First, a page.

"I don't know, I guess I get kind of excited about some games when they first come out, but most of them get boring after only like 10 or 20 hours of play," said poll respondent Jimmy Sanders, 23, whose grandfather worked 70 hours a week in the coal mines of Western Pennsylvania for 57 years straight. "Most of the time, I'm like, I'd rather just chill out with my iPod and check Facebook or something, y'know?"
Pew Analyst Andy Rothschild said the results proved that today's gamers are desensitized to the wonders of the time that they live in. "Prolonged exposure to the amazing and constantly growing quality of modern gaming has made today's gamer into an unimpressible wall, always requiring more and more stimulation to be less and less entertained. When I was growing up, you know what we'd do for fun? We'd kick a tin can down the dusty road. Just kicking a single can, over and over again, down the street and back. And dagnabbit, we loved it!"
Bed Bath & Beyond to Start Selling Used Games
Following the lead of major players like GameFly, Best Buy and Amazon.com, Bed Bath & Beyond today announced that it would be adding a used game section to most or all of its stores by the end of 2010.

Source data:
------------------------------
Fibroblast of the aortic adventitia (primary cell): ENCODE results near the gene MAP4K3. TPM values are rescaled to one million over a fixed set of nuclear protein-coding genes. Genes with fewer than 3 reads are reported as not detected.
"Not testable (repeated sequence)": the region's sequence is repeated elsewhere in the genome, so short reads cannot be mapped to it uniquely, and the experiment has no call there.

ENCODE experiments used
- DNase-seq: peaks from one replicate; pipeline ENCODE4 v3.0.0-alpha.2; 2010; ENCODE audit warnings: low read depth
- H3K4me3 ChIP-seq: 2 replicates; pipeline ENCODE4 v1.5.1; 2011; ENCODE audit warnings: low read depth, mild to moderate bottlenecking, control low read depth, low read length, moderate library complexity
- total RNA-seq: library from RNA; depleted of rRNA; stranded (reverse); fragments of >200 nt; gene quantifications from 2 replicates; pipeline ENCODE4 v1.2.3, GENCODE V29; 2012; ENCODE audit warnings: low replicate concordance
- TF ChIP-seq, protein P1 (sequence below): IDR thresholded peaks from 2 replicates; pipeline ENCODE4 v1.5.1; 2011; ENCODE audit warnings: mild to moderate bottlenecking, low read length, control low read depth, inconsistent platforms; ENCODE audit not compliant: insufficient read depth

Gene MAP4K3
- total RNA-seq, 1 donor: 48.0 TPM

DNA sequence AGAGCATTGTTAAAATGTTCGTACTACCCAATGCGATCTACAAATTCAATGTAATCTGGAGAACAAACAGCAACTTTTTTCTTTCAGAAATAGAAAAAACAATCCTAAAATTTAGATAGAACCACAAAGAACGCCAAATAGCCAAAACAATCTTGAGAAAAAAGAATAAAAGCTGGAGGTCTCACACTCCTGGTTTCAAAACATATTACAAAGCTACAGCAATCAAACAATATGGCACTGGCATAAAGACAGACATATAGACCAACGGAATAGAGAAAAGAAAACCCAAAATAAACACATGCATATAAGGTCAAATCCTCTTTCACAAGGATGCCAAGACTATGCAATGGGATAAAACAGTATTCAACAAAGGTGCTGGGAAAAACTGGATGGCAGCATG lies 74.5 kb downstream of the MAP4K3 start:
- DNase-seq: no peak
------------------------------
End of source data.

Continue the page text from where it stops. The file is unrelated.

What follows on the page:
The newly rebranded Bed, Bath, Used Games & Beyond stores will include a substantial selection of secondhand classic and current releases among their selections of bed linens, toiletries and kitchen accessories.
"We'll admit, the recession has hit us a bit harder than expected," said BBUG&B Marketing Director Brandy Carlisle. "It seems that, when people lose their jobs, the duvet covers are one of the first budget items to be cut." Carlisle added that they would "love to get a piece" of the kind of record profits that GameStop has been reporting over the last few quarters. "I mean, have you seen their P&L statements? Why the hell are we selling washcloths when you can make that kind of scratch selling games?
Carlisle said that the used games will fit perfectly with the store's current crop of products. "Picking up a new blender? Why not get a copy of Personal Trainer: Cooking to go with it? Buying a bathroom scale? Get Wii Fit and a Balance Board at the same time! A set of kitchen knives? Manhunt 2 can show you how those knives will work without the need for time-consuming real-world testing. See? It totally works!"
Carlisle also assured gamers that trade-in rates would be "competitive with area pawn shops" and that the used games would be guaranteed to work "unless they're scratched or something."
Editor's note: These stories are 100 percent satire. Yes, Kyle Orland made it all up.